WHERE WALL MEETS SEA: Laolongtou, or the Dragon's Head, reaches out into the Bohai Sea. This section of the Great Wall is one of many tourist attractions that provide a nice alternative to the sights of Beijing (BRANDON TAYLOR)
When it comes to culture and tourism, Hebei Province can't compete with the imperial palaces, temples, summer resorts and other ancient landmarks of Beijing. The province is also missing the museums and monuments to the people's heroes. But what it lacks in epic tourist attractions Hebei makes up for with smaller, quainter sights that provide a pleasant respite from the busy city life and crowded tourist hotspots of the Chinese capital.
Tangshan, a two-hour drive east of Beijing, provides ample opportunities for the avid history buff to delve into China's modern times. Kailuan National Mine Park, the nation's first mine, is a living fossil showcasing China's coming of age as an industrial nation. The park's grounds feature a number of rust-coated buildings that attempt to recreate the mining facility as it was in the late 1800s. A large stone statue of several miners honors the men who toiled away underground over the last century in search of coal. Beneath the park, the mines are still active as miners chisel away at the earth looking for the black rock still used to fuel China's industry.
The memorial park for the Tangshan earthquake of 1976 is a sobering reminder to nature's destructiveness and unpredictability. A few toppled buildings and bare steel frames have been left untouched since the disaster. A long, marble wall stretching roughly the length of a football field—a solemn attempt to put the death toll of 240,000 into perspective—has the names of the victims etched onto its black, reflective surface.
One of Tangshan's more impressive sights, if only because of its back story, is Nanhu Ecological Park. Prior to becoming the eco-haven it is, with 1,300 hectares dedicated to all things eco-friendly and green, the park was a massive compost pile following the earthquake in 1976. In the late 1990s, the local government stepped in, re-beautifying the area and turning it into a pristine ecological park with waters that rival the West Lake in Hangzhou and a variety of wild flora and fauna.
Tourism in Luanzhou, a smaller city under Tangshan's jurisdiction, is still in its infancy. The city currently lacks the necessary infrastructure to sustain large crowds of tourists. But plans are in motion to boost the city's tourist industry. Restoration work was recently wrapped up on Wanfeng Tower, an ancient pagoda built in 947, but partially destroyed by the Tangshan earthquake.
In 2010, construction began on a monumental project: an entire ancient city park being built adjacent to modern Luanzhou. Covering around 130 hectares, the new ancient city will incorporate architectural styles from ancient Luanzhou and act as the centerpiece of the county's tourist revitalization efforts.
Tea and jade jewelry shops along the city park's avenues adhere to Luanzhou's traditional charm, while cafes, bars, clubs and restaurants add a touch of modernity. For a sizeable fee, special courtyard flats can be purchased or rented, completing the feel of living in ancient times, albeit with the conveniences of running water and heating.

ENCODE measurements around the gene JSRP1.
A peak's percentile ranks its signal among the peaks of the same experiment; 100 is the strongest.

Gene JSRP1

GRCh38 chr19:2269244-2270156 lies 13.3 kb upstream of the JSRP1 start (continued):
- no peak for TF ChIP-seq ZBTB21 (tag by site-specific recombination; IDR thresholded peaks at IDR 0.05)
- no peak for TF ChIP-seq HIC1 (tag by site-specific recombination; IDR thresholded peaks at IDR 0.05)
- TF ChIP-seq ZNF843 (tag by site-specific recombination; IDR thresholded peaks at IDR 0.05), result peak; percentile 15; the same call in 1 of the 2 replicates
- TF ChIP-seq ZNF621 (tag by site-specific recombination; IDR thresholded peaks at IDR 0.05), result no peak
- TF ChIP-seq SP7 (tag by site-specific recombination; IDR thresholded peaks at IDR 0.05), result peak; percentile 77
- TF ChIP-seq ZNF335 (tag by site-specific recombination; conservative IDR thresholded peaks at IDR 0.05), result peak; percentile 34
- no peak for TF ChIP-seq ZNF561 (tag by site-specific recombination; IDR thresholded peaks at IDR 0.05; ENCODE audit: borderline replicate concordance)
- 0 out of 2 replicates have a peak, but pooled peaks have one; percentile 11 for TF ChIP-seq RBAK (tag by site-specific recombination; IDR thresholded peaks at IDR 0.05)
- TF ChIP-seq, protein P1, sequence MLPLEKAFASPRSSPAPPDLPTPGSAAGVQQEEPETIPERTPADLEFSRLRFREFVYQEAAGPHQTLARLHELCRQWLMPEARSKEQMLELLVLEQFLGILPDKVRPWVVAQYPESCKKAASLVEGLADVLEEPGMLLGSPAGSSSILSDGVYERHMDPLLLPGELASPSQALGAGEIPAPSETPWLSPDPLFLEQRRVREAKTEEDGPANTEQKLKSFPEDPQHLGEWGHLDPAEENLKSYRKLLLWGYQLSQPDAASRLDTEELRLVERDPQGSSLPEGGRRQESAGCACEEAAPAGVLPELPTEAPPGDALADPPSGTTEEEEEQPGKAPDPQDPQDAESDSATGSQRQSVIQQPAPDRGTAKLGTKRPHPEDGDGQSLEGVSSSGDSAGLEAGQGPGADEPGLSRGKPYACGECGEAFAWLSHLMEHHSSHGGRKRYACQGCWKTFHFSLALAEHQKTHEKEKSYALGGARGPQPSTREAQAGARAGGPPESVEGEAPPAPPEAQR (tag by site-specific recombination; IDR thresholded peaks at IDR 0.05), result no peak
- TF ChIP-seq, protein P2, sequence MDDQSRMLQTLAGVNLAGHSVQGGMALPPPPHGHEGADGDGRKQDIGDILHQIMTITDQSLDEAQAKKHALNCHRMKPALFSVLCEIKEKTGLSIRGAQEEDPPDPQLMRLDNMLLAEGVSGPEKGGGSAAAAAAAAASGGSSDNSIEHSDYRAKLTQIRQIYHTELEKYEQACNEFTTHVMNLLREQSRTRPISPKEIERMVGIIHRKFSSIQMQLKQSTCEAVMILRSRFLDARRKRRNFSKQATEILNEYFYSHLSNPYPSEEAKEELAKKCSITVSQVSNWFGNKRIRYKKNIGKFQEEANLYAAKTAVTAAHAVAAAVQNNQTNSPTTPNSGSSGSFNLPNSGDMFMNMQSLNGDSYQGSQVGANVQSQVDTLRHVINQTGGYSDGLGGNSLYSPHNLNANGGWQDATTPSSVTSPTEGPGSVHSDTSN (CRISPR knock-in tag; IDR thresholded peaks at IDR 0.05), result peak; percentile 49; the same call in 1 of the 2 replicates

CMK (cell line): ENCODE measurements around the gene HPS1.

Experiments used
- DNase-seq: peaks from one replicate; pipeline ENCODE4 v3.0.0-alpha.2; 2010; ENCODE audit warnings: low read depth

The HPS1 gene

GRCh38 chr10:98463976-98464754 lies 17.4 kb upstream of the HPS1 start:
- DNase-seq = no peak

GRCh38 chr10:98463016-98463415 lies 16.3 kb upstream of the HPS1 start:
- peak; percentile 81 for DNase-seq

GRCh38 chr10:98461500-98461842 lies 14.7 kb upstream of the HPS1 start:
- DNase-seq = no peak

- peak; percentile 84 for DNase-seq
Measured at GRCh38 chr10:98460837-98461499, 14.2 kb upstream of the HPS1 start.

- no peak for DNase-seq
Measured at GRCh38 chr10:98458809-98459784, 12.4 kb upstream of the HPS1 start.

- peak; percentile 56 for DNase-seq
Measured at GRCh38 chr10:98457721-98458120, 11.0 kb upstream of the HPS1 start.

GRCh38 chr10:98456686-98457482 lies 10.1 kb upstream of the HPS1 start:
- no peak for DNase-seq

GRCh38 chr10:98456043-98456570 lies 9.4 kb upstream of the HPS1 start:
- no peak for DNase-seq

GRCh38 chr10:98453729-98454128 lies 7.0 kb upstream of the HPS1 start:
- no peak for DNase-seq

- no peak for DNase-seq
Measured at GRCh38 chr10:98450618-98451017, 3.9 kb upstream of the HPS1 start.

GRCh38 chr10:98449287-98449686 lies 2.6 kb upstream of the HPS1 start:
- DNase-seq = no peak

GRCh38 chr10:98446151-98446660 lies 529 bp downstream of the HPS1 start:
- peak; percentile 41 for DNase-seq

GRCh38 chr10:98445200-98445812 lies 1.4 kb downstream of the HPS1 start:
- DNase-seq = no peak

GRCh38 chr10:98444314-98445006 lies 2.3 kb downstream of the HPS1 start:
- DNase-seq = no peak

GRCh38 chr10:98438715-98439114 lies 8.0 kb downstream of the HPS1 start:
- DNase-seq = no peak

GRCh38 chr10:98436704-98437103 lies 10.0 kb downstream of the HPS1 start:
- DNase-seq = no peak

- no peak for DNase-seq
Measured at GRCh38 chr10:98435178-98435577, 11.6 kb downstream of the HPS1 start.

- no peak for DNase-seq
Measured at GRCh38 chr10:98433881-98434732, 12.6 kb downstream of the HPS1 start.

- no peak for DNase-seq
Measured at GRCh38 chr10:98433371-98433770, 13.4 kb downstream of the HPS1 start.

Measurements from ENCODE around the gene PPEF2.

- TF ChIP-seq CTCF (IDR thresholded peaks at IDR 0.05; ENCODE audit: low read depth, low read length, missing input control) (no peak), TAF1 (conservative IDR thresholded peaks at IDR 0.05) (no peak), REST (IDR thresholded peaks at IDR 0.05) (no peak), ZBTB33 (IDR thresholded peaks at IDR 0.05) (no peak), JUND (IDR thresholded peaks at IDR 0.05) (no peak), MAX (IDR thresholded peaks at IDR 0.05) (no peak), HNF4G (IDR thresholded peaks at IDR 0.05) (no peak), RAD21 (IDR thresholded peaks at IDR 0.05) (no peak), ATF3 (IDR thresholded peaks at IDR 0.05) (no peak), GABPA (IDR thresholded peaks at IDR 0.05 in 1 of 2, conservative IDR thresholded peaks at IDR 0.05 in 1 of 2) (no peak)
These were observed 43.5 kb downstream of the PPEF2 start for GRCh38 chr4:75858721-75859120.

Once officially completed in 2014—although parts of the city are already open and ready for tourists—the ancient city park will add new confidence to the city's cultural industry and efforts to turn Luanzhou into a hotspot tourist destination.
Hebei's coastal areas, aside from being the focus of the Central Government's efforts to turn the region in a massive economic rim, also feature relaxing locales for tourists and urbanites alike.
Near Qinhuangdao in the northeastern tip of the province, the beaches and streets of Beidaihe provide everything that can be expected of a small, coastal town: sand, water and seafood restaurants aplenty. Walks along the sandy shores give visitors the chance to breathe in fresh air—or at least a breeze that's slightly less industrially tainted. Buildings around the town mimic European architectural designs, a result of that continent's influence throughout Beidaihe's history. And like any beach town, merchants desperately try to peddle the usual beach souvenirs: seashell necklaces, decorated turtle shells, crab claws, pieces of carved driftwood, and the occasionally polished rock.
Sizeable stretches of the Great Wall also work their way through Hebei, with the notable Jinshanling section drawing large crowds of tourists. While these ranges in the ancient wall provide stunning views of the ancient structure as it works its way over rolling mountains, an equally great section of the wall can be found in Shanhaiguan, just north of Qinhuangdao.
The Shanhaiguan section is the wall's easternmost reach—it's beginning or end—where is meets the sea. Coined Old Dragon's Head (Laolongtou), the wall looks like a dragon drinking from or about to dive into the sea. The original wall is long gone, destroyed during China's tumultuous history in the earlier half of the 20th century, but reconstruction efforts in the 1980s have returned the Old Dragon's Head to its former glory. A few of the original stones were used in the reconstructed wall, but for the most part it's 100 percent replica.